The Fruit Union Suisse is 111 years old. For most of its history, it has had as its symbol a red apple with a white cross—the Swiss national flag superimposed on one of its most common fruits. But the group, the oldest and largest fruit farmer’s organization in Switzerland, worries it might have to change its logo, because Apple, the tech giant, is trying to gain intellectual property rights over depictions of apples, the fruit.
“We have a hard time understanding this, because it’s not like they’re trying to protect their bitten apple,” Fruit Union Suisse director Jimmy Mariéthoz says, referring to the company’s iconic logo. “Their objective here is really to own the rights to an actual apple, which, for us, is something that is really almost universal … that should be free for everyone to use.”
It matters to benchmark testers, and it matters to people who aren't cross-shopping any of these affected Macs anyway. And it matters to me because I'm irked Apple ever put us into this position.
But do you know who it doesn't matter to? Anyone who bought an M2 MacBook Air and is too busy marveling at how quickly their apps load. Even if they could load a fraction of a second quicker if they'd plumped for the 512GB of storage instead.
Historically, Apple has struggled in Southeast Asia. In Indonesia — the fourth-largest country in the world — Chinese companies like Oppo, Vivo, Xiaomi, and Realme have dominated smartphone sales, with high-end Android phones going for as little as $500. Chinese brands have done a much more effective job than Apple at localizing their marketing, as well as creating goodwill with local communities through job creation and disaster relief initiatives.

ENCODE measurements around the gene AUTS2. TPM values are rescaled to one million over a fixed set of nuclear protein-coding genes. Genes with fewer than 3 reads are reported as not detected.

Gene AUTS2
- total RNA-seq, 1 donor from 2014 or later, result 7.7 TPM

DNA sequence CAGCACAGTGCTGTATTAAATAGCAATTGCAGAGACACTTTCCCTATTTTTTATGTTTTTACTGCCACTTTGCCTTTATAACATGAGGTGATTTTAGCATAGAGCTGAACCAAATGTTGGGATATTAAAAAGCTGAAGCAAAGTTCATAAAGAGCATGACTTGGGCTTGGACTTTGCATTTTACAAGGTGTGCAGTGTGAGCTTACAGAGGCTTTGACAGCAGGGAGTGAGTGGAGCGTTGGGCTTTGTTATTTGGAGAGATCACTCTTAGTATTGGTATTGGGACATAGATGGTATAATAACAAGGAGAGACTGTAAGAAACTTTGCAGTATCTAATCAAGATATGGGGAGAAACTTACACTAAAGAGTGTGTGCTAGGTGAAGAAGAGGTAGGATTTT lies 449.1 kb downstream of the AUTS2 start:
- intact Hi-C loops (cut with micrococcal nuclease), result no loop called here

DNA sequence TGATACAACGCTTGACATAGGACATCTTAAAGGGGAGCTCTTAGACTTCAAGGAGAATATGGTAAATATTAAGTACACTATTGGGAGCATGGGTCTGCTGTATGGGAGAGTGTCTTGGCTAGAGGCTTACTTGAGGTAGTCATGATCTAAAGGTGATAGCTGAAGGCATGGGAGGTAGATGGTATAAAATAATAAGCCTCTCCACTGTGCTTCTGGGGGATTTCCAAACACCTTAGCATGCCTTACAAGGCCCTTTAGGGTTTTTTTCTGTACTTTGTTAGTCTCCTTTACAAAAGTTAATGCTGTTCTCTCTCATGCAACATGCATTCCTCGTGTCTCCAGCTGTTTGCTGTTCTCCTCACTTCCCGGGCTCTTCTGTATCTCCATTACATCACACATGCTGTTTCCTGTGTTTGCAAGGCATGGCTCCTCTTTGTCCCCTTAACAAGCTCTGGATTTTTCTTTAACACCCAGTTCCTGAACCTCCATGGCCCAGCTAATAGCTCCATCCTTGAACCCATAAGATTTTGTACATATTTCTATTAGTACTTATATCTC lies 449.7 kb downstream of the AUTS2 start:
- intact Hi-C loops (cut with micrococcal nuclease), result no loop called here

But Apple has been making strides in Indonesia on the strength of its product quality and the rising wealth of Southeast Asia as a whole, even through the uncertainty of the pandemic. Glen Cordoza, senior analyst at Counterpoint, told Rest of World Apple’s popularity in the region was boosted by the iPhone 13 and 14, and a consumer perception that Apple produces high-quality products.
Shame on you, Apple, for going after apple sellers with apples in their logos. Shame on you.
And may I remind you, Apple: you were the one who changed your distintive six-colored rainbow-striped logo to a generic picture of an apple. Now you are messing with other people's logos just because their logos are also apples and fruits?
Shame on you, Apple.
Thanks for reading.